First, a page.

Standard Filament Change Option?



  • Does this fabulous tool have any options for Filament change or do I have to script that as well?

    I can not see M600 anywhere in the list of gcodes so do we have a macro for this that is like a standard of some kind so I dont have to make the wheel all over?

    Not much luck in search options



  • You mean this?



  • @whosrdaddy

    Well.. I guess - Though I was lost trying to read it but I am kind of slow. I just want to pause, then change filament as M600 does for me in Marlin

    Do I need to make macros for every filament and call them with M701 and M702 in some other macro?

    In the Tool dropdown I have Load filament and nothing more

    I se the example macros but I get lost in the description on how to implement the whole thing - Is this easy peasy or lots of macrotime



  • @pro3d Never used Marlin so can you explain how M600 works. For sure, there will be a way to do it in RepRap firmware.



  • Is all you want a pause for a mid print filament swap? I think what you want is M226 to insert a pause into the gcode file.

    You can edit the pause.g macro to move the head away from the print, then you can swap filament by hand and hit resume. It can be as simple as that.

    https://duet3d.dozuki.com/Wiki/Gcode#Section_M226_Gcode_Initiated_Pause



  • @deckingman

    Well I cant explain it as it just do everything needed by default when activating it in the firmware so you can change filament at height or just refill. But here is an overview: http://marlinfw.org/docs/gcode/M600.html



  • @phaedrux

    Yes but that option is like 2011... We want something 2018 but I might be a high demanding customer 🙂



  • @pro3d Well I doubt you could script your own customized filament swap command in 2011, but I get what you mean.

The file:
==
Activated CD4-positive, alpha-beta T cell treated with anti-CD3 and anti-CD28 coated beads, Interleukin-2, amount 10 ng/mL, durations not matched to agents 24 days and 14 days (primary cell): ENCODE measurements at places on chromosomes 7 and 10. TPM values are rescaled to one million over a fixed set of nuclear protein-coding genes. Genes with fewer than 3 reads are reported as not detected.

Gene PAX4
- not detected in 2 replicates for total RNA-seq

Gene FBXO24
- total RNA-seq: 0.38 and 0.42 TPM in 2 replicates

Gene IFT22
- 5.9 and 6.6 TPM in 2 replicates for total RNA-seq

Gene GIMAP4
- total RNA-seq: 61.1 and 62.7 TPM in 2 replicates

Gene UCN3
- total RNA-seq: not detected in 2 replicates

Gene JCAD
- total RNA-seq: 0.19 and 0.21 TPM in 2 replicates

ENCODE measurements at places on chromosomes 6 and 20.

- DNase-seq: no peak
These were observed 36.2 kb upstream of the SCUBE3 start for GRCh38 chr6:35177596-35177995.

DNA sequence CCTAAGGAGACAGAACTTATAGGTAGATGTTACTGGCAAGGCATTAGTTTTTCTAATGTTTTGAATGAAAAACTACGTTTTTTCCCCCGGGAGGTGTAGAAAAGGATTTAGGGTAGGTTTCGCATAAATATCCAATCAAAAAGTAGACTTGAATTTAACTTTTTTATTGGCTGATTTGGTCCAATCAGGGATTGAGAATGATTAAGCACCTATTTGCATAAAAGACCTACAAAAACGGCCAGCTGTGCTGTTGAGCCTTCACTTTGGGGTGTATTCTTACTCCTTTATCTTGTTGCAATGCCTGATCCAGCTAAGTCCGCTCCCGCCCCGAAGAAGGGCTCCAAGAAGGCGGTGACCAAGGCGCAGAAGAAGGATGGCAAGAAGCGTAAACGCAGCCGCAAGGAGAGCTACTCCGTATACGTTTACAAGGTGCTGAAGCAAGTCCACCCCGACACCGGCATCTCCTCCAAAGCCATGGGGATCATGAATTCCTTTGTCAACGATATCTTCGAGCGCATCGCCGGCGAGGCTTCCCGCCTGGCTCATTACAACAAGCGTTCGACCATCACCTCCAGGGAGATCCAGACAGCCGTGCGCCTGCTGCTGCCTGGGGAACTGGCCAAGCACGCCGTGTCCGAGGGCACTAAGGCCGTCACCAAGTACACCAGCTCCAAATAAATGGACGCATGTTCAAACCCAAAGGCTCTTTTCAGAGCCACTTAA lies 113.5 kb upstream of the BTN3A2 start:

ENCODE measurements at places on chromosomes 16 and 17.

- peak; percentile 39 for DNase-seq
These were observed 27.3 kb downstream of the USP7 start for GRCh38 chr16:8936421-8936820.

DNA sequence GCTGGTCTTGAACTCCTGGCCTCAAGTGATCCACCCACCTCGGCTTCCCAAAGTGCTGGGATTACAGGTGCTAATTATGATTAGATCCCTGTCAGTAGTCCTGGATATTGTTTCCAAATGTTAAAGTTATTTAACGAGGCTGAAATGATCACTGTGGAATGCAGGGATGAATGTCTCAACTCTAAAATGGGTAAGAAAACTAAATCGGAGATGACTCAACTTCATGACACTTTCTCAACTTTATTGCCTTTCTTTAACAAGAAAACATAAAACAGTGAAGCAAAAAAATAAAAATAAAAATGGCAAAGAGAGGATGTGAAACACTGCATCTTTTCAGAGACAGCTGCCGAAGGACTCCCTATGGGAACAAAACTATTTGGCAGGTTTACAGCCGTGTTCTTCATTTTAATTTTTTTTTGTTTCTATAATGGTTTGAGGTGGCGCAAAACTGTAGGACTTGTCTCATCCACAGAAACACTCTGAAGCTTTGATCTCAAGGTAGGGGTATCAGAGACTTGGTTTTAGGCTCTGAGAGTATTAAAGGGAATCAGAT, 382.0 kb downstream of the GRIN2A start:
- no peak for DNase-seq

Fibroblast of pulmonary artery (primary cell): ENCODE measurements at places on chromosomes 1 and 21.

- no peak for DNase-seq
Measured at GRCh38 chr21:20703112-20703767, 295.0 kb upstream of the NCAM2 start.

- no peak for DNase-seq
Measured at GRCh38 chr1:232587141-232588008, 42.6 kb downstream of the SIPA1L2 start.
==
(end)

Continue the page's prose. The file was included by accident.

The M600 command is limited to what Marlin gives you. With the Duet you can get as custom as you require. With multiple tools, heaters, print heads, etc a single command wouldn't fit a lot of use cases.

    Here's what you could do though, create a macro called M600.g and add the commands that would duplicate the Marlin function and then call that macro with M98 where you wanted to do a filament swap. 😉



  • @phaedrux

    Ok - So basically I need to configure my own firmware all the way? Nothing basic like this is standardized? Or is that what you linked to maybe.. I guess I need to read and write codes again 😞



  • @pro3d everyone has a different machine and different needs. It's not easy to write a one-size-fits-all firmware/g-code/etc. Thats we most people really love the way Duet and RRF use the config-by-gcode and custom macros approach.

    Maybe you find my "Filament unload" macro useful:

    M83                                    ; relative extruder mode
    M291 P"Hotend is heating up..." S1 T0  ; display message
    G10 S200                               ; turn hotend heater on
    M116                                   ; wait for the temperatures to be reached
    
    M300 S200 P500                         ; beep
    G4 S1
    M300 S200 P500
    G4 S1
    M300 S200 P500
    
    M292                                   ; hide message
    M291 P"Filament ready to unload?" S3   ; ask the user
    G1 E-10 F300                           ; retract slow
    G1 E-750 F2000                         ; retract fast
    M400                                   ; wait for moves to complete
    
    M300 S200 P500                         ; beep
    G4 S1
    M300 S200 P500
    G4 S1
    M300 S200 P500
    
    M291 P"Disable hotend heater?" S3      ; ask the user
    G10 S0                                 ; turn hotend heater off